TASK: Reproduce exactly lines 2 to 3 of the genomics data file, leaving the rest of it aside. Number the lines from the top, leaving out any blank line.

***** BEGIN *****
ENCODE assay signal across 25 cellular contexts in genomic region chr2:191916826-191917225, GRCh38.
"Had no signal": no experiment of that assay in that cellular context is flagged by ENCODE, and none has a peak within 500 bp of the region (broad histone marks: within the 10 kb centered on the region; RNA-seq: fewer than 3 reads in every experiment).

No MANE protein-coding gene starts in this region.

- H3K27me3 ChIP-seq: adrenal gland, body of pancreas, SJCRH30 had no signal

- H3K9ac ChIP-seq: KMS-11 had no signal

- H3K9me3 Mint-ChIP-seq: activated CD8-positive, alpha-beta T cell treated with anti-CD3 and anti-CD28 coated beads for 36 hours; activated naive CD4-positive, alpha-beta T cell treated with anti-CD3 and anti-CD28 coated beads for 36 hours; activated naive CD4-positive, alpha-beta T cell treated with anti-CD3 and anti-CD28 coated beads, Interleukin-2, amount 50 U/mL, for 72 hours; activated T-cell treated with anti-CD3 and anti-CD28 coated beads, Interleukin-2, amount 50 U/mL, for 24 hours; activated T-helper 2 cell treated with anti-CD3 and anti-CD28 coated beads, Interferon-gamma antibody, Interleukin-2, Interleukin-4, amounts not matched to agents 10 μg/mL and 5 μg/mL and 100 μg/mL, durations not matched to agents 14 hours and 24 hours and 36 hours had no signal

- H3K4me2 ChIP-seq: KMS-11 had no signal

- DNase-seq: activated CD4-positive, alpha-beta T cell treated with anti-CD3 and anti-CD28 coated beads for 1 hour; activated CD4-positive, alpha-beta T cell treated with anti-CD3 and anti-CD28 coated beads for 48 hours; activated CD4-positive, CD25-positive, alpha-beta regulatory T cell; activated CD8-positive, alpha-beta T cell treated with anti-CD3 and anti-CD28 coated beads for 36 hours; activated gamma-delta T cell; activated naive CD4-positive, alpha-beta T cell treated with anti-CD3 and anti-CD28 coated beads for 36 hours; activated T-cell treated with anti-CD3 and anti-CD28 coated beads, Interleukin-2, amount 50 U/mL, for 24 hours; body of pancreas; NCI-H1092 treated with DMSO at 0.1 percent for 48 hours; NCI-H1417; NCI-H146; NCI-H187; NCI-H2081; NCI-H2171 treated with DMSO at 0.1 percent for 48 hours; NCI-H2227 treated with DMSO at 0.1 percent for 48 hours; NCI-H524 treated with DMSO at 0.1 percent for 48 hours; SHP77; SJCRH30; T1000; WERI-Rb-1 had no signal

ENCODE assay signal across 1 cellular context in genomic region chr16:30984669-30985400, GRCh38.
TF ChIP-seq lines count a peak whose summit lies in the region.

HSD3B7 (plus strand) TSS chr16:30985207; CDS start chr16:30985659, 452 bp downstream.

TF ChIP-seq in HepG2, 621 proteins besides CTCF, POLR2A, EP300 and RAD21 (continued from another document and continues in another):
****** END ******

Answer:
"Had no signal": no experiment of that assay in that cellular context is flagged by ENCODE, and none has a peak within 500 bp of the region (broad histone marks: within the 10 kb centered on the region; RNA-seq: fewer than 3 reads in every experiment).

No MANE protein-coding gene starts in this region.